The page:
On 23rd January 2014, FIS published an Opinion piece relating to the Falkland Islands ...
IN BRIEF - Chinese fishing technology extirpates Binh Dinh’s tunas
Friday, November 23, 2012
The Binh Dinh province has 2300 vehicles for offshore fishing, including 1500 ones for tuna fishing with which local fishermen have caught 9041 tons of fish so far this year.
Binh Dinh’s tuna had been favored by clients thanks to its high and stable quality-until the day a lot of ship owners stopped fishing with the traditional technology and begin fishing with imported high voltage lamp systems.
Van Cong Viet, a fisherman in Hai Cang ward of Quy Nhon City, the owner of two fishing boats, said that the tunas caught with the new technology have been refused by merchants. Reasoning the low quality, the merchants only pay 85,000 dong per kilo. Meanwhile, local fishermen previously sold at 137,000 dong.
The visit served as an introduction to the North American market for companies wanting to explore its potential.
During a busy four days, the representatives were given the opportunity to meet with an importer/distributor and to visit wholesalers, retailers and foodservice outlets.
They also enjoyed a networking dinner at Taranta Restaurant with a Q&A session on supply hosted by Chef Owner Jose Duarte, learned about market requirements from Polly Legendre and Alisha Lumea of Polished Brands, and spent time at SENA walking the floor, developing their own contacts, and making use of expertise provided on the Scottish Development International/Seafood Scotland stand.
Many delegates also joined a trip to the City of Gloucester, America’s oldest seaport, hosted by Mayor Sefatia Romeo Theken, where they met local seafood companies and visited Gorton’s Seafood Innovation and Technology Centre.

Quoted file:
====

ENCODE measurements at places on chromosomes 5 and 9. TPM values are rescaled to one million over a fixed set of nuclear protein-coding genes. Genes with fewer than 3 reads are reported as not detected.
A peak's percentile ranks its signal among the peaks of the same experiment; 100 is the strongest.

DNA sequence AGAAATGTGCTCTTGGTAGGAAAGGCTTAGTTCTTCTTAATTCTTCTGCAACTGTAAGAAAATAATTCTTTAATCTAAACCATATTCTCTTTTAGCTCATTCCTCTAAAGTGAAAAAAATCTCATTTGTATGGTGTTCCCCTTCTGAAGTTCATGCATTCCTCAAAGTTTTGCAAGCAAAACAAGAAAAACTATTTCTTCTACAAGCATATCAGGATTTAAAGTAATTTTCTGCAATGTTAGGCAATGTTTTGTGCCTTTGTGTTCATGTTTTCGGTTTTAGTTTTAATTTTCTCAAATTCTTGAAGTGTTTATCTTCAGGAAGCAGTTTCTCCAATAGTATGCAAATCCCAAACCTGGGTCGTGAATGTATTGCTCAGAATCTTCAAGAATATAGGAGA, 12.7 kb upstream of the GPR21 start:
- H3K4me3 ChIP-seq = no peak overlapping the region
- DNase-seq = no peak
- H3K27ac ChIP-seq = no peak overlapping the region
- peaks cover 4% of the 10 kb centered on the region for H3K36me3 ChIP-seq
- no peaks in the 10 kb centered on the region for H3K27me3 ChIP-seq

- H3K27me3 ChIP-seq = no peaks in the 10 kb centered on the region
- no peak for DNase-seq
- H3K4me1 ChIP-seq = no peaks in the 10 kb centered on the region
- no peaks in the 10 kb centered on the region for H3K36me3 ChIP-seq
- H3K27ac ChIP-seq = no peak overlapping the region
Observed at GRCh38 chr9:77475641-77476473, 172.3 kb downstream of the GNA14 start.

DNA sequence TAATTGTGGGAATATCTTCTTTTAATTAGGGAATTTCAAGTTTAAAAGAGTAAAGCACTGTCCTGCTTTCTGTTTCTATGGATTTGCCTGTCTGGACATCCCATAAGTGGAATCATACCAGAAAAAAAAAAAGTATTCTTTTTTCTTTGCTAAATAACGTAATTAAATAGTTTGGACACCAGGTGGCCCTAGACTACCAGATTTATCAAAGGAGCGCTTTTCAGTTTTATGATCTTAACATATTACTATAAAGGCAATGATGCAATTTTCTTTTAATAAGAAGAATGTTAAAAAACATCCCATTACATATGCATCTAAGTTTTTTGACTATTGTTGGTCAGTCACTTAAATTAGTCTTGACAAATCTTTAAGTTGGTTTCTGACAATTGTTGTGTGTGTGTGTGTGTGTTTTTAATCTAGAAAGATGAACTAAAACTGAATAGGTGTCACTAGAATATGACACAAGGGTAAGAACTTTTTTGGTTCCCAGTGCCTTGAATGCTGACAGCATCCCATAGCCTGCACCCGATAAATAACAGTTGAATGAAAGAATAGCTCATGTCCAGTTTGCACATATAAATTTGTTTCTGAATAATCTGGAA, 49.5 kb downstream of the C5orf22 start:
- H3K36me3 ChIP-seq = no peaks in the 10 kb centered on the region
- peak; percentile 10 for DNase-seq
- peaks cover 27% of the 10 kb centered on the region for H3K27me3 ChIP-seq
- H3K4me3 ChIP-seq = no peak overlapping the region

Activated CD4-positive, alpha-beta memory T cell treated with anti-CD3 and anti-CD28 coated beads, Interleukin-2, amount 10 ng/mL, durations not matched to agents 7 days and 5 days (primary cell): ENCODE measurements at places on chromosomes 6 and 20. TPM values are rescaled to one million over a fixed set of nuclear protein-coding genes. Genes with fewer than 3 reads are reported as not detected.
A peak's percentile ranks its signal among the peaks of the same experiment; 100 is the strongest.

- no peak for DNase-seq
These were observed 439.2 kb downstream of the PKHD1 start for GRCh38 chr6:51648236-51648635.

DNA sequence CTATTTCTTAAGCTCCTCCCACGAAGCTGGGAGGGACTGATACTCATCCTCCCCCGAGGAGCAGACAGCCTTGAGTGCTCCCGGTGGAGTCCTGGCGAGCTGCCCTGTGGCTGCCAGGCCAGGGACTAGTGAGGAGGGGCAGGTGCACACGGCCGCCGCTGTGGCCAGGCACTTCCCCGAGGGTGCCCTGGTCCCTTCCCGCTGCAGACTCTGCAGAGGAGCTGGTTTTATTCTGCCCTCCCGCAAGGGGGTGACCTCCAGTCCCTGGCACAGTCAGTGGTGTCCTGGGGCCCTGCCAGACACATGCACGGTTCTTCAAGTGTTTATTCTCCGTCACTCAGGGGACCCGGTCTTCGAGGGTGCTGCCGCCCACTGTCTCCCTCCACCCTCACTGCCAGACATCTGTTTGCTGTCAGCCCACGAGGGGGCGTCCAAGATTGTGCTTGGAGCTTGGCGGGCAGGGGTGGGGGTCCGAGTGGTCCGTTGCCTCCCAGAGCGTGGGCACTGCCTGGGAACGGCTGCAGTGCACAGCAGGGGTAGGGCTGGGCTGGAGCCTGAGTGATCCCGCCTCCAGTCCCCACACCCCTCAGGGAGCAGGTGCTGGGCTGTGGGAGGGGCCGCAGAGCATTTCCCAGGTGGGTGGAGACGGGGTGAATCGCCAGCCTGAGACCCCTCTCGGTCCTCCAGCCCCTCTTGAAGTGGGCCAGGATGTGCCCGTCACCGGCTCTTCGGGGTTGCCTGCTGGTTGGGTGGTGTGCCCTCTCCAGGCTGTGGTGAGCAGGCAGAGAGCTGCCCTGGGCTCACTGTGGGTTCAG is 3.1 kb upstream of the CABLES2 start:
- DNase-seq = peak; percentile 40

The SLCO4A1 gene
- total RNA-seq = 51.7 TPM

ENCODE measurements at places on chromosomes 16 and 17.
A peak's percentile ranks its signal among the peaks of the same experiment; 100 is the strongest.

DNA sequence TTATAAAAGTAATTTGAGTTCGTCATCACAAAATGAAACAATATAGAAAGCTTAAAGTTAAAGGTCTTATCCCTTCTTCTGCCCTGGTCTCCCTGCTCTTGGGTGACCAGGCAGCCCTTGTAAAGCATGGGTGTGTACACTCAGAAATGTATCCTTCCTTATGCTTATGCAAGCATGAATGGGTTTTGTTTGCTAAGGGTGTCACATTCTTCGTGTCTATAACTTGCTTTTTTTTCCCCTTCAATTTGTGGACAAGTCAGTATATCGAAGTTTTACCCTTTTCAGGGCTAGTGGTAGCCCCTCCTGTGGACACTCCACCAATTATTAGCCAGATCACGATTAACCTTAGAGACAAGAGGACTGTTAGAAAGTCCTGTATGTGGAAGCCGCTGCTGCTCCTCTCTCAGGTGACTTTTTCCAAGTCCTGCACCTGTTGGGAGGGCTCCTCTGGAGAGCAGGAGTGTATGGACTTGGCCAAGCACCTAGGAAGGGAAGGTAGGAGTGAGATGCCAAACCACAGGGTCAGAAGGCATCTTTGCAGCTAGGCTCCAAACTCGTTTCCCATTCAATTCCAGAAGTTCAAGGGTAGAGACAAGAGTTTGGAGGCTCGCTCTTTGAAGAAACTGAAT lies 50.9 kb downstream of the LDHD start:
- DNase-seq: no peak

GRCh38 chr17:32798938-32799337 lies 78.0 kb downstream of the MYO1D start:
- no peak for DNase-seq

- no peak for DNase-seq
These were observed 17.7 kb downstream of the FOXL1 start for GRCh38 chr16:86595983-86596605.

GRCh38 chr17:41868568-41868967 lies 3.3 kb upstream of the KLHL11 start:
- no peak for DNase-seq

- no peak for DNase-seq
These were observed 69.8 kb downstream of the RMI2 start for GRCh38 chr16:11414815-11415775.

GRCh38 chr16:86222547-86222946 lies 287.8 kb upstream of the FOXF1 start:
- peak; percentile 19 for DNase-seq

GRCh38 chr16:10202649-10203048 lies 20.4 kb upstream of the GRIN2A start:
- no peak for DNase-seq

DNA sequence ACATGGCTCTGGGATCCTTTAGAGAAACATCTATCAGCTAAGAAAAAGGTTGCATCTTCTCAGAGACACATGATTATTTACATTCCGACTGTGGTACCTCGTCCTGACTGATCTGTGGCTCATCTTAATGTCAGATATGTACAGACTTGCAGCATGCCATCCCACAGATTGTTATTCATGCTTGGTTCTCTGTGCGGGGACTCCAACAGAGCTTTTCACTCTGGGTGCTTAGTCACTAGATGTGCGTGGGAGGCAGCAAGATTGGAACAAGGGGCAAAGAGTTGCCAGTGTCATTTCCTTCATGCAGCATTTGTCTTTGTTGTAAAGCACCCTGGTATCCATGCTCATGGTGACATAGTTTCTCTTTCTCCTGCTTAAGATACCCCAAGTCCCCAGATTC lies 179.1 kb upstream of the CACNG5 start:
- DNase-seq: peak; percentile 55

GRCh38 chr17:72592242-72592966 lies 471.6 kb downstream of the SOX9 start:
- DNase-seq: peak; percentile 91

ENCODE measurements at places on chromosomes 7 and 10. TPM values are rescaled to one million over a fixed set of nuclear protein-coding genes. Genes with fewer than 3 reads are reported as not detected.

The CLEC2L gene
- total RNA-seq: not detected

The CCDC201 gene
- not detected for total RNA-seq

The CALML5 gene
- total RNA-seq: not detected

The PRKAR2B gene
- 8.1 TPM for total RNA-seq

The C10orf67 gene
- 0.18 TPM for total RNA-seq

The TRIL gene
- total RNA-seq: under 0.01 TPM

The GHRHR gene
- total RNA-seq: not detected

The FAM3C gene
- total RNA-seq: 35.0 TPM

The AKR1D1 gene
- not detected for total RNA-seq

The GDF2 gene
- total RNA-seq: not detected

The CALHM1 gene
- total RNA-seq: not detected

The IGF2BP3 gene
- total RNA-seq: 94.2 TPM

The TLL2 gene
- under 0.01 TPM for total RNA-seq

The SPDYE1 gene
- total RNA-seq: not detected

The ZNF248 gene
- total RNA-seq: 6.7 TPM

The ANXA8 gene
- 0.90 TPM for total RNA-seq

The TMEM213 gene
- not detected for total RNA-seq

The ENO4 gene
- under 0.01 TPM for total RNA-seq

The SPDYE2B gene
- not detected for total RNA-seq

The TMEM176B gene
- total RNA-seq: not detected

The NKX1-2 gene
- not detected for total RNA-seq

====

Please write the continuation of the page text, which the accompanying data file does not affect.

In a historic vote, P.E.I. fishermen have overwhelmingly approved the establishment a lobster marketing commodity board — the first one ever in the oft chaotic fishery.
Marketing boards have always served the P.E.I. dairy industry well, and even the former tobacco industry, but this is the first time a commodity board has entered the local fishery and fishermen have opted to go beyond being primary resource collectors only.
“Based on the proposed marketing plan circulated to registered lobster fishers, 76 per cent of fishers voting indicated support for the formation of a lobster commodity board,” said Ian McIsaac, the lobster plebiscite returning officer for the P.E.I. Natural Products Marketing Council.
Senegal will submit a new code that includes higher fines for illegal fishing by June 2015.
The government will be able to impose penalties that are larger than the record XOF 1.2 million levied on a Russian boat 2014, Minister of Fisheries Oumar Gueye said in an interview on March 25 2015. The current guidelines were passed in 1998. Gueye declined to provide a specific amount for the proposed fines.
“Illegal fishing attacks our resources,” Gueye said in his office of Dakar, Senegal’s capital. “Illegal fishing will be severely sanctionned in an unprecented way.”